Personal data is everywhere. If you’re scrambling to get ready for the GDPR, you’ve probably realised that. Because an organisation usually holds personal data of different kinds in many different places, it’s very easy to forget about a particular type of data. That can mean that you fail to protect it properly, and expose your organisation to risk. Here are three categories of personal data that you may not have considered.
3 Types of Personal Data You May Have Missed
Employee Curriculum Vitaes
Just because an employee works for you, does not mean they should expect the details of their CV to be shared. They might be happy to share basic work information, such as work history. however addresses, phone numbers etc are personal information and should be covered under your organisation’s data protection policy.
Don’t hang on to CVs from unsuccessful candidates longer than you need to. Unless a hiring campaign could become the subject of litigation, shred CVs and any records containing personal data of applicants. Delete them from your electronic devices as well.
Most business websites have a contact form, allowing potential customers to register their details for a call-back. You probably know that you can only use that information to contact them for the purpose the individual agreed to. Other options – such as being added to a mailing list – should have an opt out.
Once a lead is cold, moreover, you should delete the information, since it contains personal data. A person may become a customer or sign up for more information – which offers you fresh consent – or they don’t. In that case, you need to have a procedure for removing their personal data from your systems.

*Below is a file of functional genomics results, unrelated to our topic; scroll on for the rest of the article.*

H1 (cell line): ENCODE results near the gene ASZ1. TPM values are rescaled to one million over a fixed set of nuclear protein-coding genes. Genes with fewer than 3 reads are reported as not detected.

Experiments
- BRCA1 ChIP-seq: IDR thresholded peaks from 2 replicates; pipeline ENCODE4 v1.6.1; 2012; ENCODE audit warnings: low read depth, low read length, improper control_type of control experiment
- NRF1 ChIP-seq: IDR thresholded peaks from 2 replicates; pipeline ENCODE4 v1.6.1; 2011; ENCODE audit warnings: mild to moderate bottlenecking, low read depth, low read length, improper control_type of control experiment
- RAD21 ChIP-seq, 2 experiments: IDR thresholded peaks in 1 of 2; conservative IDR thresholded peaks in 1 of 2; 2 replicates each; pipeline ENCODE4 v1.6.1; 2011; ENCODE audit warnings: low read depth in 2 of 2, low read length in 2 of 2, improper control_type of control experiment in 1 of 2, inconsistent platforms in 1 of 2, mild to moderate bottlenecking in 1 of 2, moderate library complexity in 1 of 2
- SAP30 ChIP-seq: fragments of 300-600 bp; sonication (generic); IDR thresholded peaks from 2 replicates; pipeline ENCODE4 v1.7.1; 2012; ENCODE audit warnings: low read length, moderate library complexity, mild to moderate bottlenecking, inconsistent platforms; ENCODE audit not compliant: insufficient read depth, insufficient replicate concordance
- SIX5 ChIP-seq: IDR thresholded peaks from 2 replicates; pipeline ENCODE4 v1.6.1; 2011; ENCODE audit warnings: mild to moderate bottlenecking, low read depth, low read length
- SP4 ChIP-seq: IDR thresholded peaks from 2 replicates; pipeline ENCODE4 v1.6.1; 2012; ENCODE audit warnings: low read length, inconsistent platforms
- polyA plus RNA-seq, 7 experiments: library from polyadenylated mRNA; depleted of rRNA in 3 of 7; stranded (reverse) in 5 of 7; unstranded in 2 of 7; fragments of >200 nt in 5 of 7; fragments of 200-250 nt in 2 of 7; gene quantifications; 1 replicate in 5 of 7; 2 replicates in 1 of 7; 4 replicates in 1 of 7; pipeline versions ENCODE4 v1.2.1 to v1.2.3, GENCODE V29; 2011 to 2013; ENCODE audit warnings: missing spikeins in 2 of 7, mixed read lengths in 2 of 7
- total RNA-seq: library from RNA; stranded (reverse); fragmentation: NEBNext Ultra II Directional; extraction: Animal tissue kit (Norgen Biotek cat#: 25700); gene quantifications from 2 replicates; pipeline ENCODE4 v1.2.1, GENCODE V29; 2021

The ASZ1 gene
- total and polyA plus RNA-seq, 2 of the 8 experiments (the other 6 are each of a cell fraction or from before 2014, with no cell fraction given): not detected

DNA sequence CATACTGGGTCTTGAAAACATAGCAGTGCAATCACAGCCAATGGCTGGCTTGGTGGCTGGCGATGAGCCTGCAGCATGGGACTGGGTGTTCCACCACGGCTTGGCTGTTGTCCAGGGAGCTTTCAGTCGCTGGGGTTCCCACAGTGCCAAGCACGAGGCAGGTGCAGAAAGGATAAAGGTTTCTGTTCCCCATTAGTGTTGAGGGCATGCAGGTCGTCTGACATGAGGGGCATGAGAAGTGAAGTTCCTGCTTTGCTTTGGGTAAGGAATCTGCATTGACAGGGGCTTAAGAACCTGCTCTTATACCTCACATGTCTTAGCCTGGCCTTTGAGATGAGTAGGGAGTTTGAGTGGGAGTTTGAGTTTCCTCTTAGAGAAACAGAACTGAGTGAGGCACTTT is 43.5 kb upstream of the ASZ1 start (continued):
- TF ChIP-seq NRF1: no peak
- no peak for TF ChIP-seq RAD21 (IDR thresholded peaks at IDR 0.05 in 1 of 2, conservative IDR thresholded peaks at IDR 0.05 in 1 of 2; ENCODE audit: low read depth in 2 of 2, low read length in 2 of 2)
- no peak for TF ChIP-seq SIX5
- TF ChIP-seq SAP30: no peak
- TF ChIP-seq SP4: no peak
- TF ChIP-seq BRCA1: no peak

Tech Support Emails
If you provide technical support on your product or services, you probably receive a lot of emails. Those emails probably contain personal data, from user account information to contact details and other private matters. Your tech support team will want to hang on to many emails. After all, it helps them to see how past issues were resolved, and resolve future issues quickly. That could fall into the category of ‘legitimate interests’ if the Data Protection Commissioner got involved. But why wait for that to happen? It’s perfectly possible for your team to write up notes on issues and their resolution anonymously – without retaining personal data in the form of inbound emails. Yes, it’s a little more work, and you’ll get some grumbling. But it will reduce unnecessary data that you hold, and thus business risk.
It is easy to think that only organisations handling sensitive customer information, such as bank details and medical records, need to worry about GDPR. Hopefully, the examples above will show that the definition of personal data is vast and is something that every business should have a policy for.